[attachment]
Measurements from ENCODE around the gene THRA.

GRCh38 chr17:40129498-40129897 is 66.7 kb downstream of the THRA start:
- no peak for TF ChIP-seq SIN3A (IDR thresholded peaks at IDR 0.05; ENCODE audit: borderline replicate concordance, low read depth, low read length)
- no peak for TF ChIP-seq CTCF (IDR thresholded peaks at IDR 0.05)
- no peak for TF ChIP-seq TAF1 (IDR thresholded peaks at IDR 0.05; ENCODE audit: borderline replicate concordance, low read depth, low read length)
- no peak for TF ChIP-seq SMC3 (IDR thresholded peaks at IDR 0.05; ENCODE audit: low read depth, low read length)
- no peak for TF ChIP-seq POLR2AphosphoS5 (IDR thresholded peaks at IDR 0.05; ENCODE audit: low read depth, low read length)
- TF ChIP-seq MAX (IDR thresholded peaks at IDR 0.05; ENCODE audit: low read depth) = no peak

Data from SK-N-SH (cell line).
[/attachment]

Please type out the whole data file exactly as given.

Measurements from ENCODE around the gene THRA.

GRCh38 chr17:40129498-40129897 is 66.7 kb downstream of the THRA start:
- no peak for TF ChIP-seq SIN3A (IDR thresholded peaks at IDR 0.05; ENCODE audit: borderline replicate concordance, low read depth, low read length)
- no peak for TF ChIP-seq CTCF (IDR thresholded peaks at IDR 0.05)
- no peak for TF ChIP-seq TAF1 (IDR thresholded peaks at IDR 0.05; ENCODE audit: borderline replicate concordance, low read depth, low read length)
- no peak for TF ChIP-seq SMC3 (IDR thresholded peaks at IDR 0.05; ENCODE audit: low read depth, low read length)
- no peak for TF ChIP-seq POLR2AphosphoS5 (IDR thresholded peaks at IDR 0.05; ENCODE audit: low read depth, low read length)
- TF ChIP-seq MAX (IDR thresholded peaks at IDR 0.05; ENCODE audit: low read depth) = no peak

Data from SK-N-SH (cell line).